First up this week, Mowi, the world's largest salmon farmer, suggested it is reconsidering its involvement in land-based salmon farming, only a year after dismissing the idea.
Leroy Seafood Group followed this development by announcing its own plans to plow NOK 1 billion (€97 million/$118 million) into building additional recirculating aquaculture system (RAS) post-smolt facilities in Vestland, Norway.
Meanwhile, a shortage of shipping containers has driven up freight costs massively for seafood importers in the United States and Europe.
In a concerning development this week, a fire that tore through a Trident Seafoods processing vessel docked in Tacoma, Washington, rendered the vessel a total loss.
UK retail giants Co-op and Waitrose are temporarily suspending purchasing from The Scottish Salmon Company (SSC), one of the largest farmed salmon players in Scotland, over accusations of serious fish welfare breaches.
The longtime president and CEO of frozen supplier Morey's Seafood has stepped down, just over a year after Rich Products acquired the group.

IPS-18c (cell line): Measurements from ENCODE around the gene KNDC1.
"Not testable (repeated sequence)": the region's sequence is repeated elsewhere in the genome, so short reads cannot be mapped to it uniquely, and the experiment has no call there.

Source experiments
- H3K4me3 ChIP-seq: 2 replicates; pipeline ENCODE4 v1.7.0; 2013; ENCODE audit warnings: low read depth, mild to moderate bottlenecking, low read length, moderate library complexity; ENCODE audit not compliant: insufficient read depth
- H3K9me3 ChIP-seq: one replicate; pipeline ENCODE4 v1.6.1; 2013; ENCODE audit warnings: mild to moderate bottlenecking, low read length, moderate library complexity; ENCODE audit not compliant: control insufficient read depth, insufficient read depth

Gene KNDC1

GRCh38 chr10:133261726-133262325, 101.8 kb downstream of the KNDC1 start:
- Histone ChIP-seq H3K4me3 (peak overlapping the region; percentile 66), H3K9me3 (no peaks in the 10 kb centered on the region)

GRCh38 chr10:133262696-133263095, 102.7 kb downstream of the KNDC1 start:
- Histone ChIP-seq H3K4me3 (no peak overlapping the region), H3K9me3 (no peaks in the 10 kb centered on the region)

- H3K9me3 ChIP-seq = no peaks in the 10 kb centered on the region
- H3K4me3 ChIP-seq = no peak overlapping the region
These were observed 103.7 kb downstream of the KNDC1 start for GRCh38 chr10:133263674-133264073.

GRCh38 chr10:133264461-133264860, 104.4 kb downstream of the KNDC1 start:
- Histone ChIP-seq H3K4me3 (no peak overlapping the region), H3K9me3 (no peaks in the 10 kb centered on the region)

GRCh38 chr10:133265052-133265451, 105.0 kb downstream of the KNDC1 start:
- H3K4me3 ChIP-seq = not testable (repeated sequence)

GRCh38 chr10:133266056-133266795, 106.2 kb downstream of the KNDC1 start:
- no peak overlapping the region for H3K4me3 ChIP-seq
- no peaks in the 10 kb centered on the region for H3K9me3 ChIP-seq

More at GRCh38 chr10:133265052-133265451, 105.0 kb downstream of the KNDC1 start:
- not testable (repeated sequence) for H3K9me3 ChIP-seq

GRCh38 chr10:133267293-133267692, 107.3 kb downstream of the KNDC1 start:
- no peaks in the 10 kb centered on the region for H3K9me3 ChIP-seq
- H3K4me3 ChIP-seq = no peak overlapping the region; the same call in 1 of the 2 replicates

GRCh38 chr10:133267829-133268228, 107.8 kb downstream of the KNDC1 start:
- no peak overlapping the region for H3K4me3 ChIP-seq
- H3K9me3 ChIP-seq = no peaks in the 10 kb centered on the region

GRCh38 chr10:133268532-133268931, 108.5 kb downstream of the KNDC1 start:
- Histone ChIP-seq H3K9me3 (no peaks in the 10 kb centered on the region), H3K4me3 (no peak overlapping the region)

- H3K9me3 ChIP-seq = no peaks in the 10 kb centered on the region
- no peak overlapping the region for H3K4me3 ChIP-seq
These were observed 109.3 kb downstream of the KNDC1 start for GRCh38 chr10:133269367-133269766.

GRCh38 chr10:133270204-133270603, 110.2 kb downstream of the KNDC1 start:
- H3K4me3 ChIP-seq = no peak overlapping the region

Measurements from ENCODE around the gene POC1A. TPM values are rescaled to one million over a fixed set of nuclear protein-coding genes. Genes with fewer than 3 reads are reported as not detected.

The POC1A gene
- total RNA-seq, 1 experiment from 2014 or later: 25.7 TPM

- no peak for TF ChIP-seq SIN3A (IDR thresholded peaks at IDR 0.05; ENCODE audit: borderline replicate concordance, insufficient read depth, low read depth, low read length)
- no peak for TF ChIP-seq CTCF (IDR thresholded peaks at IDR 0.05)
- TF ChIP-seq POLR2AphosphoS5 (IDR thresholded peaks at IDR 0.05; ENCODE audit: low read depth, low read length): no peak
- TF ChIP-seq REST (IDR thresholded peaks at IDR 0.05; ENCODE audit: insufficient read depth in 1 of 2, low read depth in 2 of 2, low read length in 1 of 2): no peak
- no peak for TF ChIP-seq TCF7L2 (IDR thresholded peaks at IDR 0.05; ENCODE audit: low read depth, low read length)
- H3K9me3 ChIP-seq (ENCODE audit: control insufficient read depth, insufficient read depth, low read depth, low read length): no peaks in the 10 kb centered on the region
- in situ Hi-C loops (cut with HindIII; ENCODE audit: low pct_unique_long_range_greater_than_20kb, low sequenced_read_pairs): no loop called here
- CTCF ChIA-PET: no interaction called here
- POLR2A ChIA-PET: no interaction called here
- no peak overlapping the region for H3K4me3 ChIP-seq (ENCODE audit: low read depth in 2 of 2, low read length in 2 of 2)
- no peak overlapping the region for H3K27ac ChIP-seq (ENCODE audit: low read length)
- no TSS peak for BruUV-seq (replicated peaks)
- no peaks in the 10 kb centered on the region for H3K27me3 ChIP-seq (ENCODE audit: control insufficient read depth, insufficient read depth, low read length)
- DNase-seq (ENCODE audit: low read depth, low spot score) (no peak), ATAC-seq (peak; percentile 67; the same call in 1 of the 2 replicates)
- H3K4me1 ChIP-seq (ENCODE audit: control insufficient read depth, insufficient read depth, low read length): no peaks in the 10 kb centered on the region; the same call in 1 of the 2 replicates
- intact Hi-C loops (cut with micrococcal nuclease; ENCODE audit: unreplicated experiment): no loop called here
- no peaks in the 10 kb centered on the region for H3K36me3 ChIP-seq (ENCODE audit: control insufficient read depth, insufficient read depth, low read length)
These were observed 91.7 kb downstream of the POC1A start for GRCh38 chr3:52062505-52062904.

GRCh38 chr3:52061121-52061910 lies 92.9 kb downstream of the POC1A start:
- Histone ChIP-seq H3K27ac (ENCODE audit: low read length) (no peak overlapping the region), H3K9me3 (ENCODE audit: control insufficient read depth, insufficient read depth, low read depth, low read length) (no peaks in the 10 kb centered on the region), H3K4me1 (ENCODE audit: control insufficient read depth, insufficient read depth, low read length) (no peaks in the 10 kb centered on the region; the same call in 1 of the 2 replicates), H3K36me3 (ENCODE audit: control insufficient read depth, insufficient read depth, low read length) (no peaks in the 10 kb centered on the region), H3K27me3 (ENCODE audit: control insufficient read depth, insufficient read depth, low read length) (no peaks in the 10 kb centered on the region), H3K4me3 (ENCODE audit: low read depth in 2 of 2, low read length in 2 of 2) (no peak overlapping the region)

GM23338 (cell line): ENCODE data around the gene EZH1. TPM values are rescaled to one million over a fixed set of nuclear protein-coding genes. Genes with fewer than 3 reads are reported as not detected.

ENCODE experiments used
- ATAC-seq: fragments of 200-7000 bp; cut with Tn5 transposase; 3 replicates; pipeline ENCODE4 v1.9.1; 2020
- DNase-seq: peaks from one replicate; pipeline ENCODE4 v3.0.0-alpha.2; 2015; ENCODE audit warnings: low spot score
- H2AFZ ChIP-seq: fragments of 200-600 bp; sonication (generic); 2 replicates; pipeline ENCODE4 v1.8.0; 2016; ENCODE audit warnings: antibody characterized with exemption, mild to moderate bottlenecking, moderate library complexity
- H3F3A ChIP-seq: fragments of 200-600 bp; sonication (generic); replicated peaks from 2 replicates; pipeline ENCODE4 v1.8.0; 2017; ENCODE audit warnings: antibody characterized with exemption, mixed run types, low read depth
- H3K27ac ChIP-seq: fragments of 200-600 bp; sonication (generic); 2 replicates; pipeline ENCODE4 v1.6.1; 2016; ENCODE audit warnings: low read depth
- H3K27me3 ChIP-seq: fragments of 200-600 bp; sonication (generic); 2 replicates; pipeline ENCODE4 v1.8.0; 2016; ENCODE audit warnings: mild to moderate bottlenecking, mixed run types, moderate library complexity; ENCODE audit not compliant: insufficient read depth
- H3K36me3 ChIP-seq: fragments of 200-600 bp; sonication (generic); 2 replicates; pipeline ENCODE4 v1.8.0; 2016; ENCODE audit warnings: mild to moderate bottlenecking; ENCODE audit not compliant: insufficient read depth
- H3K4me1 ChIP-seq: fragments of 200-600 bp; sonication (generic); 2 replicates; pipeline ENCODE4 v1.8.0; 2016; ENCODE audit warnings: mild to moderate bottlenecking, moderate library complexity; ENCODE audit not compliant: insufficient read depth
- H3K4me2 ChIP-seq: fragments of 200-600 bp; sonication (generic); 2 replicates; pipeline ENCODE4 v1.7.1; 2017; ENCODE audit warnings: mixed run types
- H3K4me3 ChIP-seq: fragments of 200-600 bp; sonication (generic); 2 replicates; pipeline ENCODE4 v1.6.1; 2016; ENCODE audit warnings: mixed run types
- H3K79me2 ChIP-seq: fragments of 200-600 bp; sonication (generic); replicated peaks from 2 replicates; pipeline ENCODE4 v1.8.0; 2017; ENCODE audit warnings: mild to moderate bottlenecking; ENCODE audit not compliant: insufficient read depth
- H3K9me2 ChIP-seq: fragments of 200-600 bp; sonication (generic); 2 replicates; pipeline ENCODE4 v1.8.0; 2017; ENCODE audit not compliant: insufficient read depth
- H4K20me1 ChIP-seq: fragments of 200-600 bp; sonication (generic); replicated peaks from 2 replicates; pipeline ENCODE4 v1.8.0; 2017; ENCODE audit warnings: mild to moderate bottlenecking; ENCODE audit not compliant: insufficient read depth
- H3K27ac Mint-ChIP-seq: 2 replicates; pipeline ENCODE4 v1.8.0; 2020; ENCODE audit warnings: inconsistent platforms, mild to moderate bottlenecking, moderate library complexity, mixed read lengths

Switzerland-based investment bank Credit Suisse has launched its first oceans-focused impact fund valued at $212 million (€175 million) with the aim of investing in 30 to 50 aquaculture and fishery stocks and steering them away from ocean-harming practices.
Seafood company bosses speaking during the recent National Fisheries Institute Global Seafood Market Conference said the COVID-19 pandemic could turn out to be a major turning point for the industry.
During the same event, executives outlined how consumers have become much more tuned into the provenance of their food since the onset of the COVID-19 pandemic, demanding to know not only about where there products come from, but how they are produced and conditions facing workers.